Ms. Cheval and Ms. Anderson decided to join forces after meeting at Ms. Cheval’s Plastic Fashion Exhibit earlier this year at O’Hanlon Center for the Arts, in Mill Valley. They agreed that the public needed to learn how to better serve the oceans, and launched Project Green Runway to get youth involved. The mission was to promote creative self-expression, community collaboration and youth leadership.
“We wanted to be as open as possible,” Ms. Anderson said. “So we have a wide variety of people bringing their work.”
One of those people is Forest Knolls-based artist Judith Selby Lang, whose real-life wedding dress, made entirely of “upcycled” materials, will be featured in the collection. She wore it as she wed Richard Lang, another artist working with beach-salvaged plastics, at Burning Man in 2004.
Based around a thrift store bodice and skirt, the dress is ornamented by ruffles and rosettes made from discarded drycleaner bags, and is encrusted with carefully selected pieces of plastic beach detritus, sewn along the hem like feathers and jewels. The ensemble includes a plastic garland crown, adorned with pink plastic flowers and little green plastic leaves — all salvaged. The result is nothing short of diaphanous.
“I made the dress out of plastic because plastic — like diamonds — is forever,” Ms. Selby Lang said with a twinkle.
Mr. Lang and Ms. Selby Lang met in 1999, and went to Kehoe Beach in Point Reyes National Seashore for their first date. Each had no idea that the other was already engaged in the process of making ocean trash into art.
“He picked up this piece of plastic from the beach and I said, ‘Are you going to keep that?’ You don’t find too many people that are going to match in that way,” she said.
Since then, the couple has focused on collecting debris from a 1,000-yard stretch of Kehoe Beach, and incorporating it into sculptures, paintings, jewelry and — yes, fashion. Their works have included wreaths of toy soldiers and necklaces made from discarded shotgun shells. Plastic bags and broken combs, defunct lighters and lone flip-flops, barrettes and cake toppers have all found their way across the waves, onto the sand, and into the couple’s startling and whimsical artwork.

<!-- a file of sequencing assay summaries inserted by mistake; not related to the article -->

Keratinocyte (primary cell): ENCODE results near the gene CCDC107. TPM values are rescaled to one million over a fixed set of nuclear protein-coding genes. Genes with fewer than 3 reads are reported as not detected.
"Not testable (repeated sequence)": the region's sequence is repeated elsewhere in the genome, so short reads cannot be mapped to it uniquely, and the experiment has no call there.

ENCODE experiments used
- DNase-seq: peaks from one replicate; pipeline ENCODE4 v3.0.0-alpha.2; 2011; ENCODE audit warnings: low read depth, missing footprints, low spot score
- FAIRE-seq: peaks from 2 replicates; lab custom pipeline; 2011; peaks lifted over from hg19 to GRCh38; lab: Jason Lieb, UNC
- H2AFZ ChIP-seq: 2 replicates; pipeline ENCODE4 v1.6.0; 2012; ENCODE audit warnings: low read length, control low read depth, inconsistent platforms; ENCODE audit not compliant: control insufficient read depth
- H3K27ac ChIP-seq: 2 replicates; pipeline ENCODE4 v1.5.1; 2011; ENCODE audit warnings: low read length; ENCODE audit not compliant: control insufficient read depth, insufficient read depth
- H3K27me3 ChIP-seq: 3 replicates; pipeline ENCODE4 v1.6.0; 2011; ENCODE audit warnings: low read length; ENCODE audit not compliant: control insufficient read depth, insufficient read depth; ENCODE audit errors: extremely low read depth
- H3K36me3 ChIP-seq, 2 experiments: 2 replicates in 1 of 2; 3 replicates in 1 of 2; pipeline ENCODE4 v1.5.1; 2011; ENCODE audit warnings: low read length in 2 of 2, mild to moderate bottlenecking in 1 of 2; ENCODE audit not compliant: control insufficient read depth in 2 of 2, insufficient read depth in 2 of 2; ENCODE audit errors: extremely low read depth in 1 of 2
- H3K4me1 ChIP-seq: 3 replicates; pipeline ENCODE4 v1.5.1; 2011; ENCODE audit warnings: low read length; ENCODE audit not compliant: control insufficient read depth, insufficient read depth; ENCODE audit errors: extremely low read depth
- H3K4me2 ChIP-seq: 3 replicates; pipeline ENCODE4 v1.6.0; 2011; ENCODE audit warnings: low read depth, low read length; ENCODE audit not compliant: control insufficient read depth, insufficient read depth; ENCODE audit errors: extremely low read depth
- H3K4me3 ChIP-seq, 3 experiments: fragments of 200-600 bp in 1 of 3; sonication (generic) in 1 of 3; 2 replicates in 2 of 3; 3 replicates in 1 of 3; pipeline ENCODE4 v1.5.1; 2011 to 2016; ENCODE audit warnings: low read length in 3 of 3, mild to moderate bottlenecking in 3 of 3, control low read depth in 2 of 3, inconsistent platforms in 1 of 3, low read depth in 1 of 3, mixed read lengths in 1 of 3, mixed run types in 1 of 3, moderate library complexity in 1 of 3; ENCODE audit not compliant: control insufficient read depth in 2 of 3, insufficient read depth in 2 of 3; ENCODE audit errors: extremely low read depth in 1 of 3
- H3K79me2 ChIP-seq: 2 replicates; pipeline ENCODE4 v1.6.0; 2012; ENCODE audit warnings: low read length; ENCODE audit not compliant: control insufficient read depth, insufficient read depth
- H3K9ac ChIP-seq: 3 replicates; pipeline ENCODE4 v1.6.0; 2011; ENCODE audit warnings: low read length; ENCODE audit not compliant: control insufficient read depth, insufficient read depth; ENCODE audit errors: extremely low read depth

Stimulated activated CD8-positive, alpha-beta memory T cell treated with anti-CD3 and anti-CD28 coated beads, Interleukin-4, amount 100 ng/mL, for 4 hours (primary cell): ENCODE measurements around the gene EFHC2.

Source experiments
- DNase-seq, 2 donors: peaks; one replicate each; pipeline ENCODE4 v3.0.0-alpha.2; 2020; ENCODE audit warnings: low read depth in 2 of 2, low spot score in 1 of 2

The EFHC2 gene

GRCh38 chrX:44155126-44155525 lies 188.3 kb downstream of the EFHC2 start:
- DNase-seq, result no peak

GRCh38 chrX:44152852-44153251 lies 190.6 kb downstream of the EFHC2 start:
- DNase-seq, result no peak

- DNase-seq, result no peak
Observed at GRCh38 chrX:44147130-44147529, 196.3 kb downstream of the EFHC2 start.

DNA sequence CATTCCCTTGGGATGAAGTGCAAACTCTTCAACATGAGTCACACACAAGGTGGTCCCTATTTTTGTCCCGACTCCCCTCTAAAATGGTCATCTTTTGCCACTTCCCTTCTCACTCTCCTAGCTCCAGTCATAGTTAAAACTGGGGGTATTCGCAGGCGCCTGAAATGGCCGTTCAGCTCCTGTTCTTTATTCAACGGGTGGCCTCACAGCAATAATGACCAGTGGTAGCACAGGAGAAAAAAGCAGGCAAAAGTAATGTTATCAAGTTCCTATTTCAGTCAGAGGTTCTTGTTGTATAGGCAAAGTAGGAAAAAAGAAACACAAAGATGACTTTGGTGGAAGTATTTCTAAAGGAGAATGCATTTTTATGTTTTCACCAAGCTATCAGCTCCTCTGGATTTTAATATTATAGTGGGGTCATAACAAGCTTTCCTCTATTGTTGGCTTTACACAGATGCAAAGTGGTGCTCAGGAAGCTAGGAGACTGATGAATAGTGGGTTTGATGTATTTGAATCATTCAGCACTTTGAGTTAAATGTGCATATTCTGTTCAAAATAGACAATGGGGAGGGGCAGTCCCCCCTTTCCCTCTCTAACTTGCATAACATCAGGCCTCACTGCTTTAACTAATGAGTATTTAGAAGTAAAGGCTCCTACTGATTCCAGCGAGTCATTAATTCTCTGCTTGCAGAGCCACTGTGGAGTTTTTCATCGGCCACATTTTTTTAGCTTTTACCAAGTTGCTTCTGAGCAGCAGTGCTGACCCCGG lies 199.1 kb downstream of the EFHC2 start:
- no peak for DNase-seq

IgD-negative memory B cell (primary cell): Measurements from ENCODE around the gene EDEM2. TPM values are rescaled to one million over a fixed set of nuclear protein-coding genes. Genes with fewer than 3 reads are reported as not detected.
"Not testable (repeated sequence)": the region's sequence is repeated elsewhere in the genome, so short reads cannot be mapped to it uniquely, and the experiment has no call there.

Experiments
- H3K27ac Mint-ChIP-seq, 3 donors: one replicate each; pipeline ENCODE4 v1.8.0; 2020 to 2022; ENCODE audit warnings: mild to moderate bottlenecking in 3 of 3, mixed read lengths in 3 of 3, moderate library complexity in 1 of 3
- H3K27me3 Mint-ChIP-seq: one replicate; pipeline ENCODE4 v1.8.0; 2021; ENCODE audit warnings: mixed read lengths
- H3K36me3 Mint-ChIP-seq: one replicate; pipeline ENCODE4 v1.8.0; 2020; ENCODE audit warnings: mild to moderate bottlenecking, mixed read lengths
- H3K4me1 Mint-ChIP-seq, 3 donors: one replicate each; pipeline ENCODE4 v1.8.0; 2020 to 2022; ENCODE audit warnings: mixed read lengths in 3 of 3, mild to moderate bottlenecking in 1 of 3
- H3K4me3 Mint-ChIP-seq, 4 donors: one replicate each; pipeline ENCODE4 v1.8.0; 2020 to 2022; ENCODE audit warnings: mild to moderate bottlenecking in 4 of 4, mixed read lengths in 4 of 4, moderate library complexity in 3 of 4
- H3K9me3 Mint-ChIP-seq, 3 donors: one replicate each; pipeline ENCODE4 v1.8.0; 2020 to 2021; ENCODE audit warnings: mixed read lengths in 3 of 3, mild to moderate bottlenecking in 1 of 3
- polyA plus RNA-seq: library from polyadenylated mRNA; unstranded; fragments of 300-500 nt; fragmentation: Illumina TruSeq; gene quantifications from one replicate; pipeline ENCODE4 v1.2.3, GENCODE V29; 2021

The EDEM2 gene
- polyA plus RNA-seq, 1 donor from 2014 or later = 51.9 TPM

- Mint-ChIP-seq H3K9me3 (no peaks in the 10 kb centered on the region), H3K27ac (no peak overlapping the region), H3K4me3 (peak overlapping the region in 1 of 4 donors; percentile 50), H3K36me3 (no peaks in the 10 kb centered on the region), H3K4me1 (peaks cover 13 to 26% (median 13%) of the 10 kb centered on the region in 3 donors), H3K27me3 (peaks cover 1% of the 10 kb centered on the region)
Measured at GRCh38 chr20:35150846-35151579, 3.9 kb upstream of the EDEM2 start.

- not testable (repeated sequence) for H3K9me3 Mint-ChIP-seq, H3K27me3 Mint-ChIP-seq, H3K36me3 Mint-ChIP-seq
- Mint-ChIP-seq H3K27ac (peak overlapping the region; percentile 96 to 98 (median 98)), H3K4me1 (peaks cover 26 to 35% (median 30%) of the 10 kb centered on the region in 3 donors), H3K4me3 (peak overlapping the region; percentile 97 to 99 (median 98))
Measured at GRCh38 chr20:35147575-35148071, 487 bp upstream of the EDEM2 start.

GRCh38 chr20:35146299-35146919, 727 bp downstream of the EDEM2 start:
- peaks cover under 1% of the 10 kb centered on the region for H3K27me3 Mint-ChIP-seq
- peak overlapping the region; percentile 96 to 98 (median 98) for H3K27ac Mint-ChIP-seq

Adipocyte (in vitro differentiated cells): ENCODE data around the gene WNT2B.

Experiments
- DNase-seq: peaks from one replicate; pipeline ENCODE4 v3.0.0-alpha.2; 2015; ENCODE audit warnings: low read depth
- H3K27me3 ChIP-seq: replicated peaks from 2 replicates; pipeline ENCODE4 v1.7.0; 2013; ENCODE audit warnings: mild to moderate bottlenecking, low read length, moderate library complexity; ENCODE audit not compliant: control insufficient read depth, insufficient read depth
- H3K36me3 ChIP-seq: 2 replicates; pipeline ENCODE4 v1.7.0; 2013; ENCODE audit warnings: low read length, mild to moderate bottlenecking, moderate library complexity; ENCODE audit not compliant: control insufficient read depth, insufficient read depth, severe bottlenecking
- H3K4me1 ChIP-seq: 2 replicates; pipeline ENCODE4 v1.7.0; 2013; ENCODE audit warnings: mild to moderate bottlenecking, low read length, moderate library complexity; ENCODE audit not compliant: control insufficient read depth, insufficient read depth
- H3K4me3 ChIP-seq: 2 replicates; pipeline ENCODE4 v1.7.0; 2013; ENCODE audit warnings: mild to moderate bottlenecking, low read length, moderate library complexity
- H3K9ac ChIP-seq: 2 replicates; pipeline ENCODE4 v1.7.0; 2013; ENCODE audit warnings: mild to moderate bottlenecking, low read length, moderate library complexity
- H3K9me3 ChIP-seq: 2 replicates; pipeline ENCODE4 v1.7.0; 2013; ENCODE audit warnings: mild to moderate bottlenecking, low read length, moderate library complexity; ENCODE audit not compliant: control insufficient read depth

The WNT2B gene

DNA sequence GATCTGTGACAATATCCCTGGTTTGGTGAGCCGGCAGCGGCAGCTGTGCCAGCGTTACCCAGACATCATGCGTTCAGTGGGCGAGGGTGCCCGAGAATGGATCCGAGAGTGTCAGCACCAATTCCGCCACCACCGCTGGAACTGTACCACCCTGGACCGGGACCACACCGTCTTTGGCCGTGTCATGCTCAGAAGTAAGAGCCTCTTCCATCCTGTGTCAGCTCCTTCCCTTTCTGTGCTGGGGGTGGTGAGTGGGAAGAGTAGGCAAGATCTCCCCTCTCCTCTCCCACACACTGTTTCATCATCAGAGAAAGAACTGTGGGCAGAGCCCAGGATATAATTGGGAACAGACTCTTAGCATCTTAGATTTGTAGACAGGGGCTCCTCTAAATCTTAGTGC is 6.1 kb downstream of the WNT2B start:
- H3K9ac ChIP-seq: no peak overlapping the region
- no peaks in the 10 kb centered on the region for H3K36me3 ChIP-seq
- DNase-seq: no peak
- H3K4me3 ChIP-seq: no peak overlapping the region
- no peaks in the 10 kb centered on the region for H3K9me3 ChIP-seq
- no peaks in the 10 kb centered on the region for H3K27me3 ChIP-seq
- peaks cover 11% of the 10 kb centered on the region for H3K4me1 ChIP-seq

“We’re focusing on just that stretch of beach in order to show what just one person, or one couple, can do for a single area,” Ms. Selby Lang said. “It can feel so daunting, but choosing one section and being rigorous about it can make a difference.”
In a 2011 short film called One Plastic Beach, Mr. Lang said that in making their two-dimensional works, the couple was inspired by artists like Kandinsky and Matisse.
“People comment, “Oh but your work is so beautiful,’” Ms. Selby Lang said. “And why not? Why wouldn’t we want to make something incredibly beautiful and enticing?”
Mr. Lang added: “The opposite of beauty is not ugliness. The opposite of beauty is indifference. […] Plastic in itself is not evil, but there is an evil, and the evil is single-use plastic.”
The phenomena of the trashion show has been gaining in popularity in recent years, taking the practices of thrifting, upcycling and repurposing to a whole new level. Last year Aveda sponsored a San Francisco trashion show in partnership with Bay Area salons to help raise money for the Clean Water Fund. Garments included a structured newspaper blazer, and a yellow and red strapless evening gown made from Lay’s potato chip bags.
This Saturday’s show is sponsored by Good Earth Natural Foods, which will donate hors d’oeuvres, Rainbow Fabrics in Fairfax, Turtle Island Restoration Project in Forest Knolls, and the Mainstreet Moms of Point Reyes Station. It begins at 4 p.m. at Marin Recycling and Sanitary Services, 535 Jacoby Street in San Rafael. The event is free, and guests are encouraged to carpool. Seating will be limited to 100 people.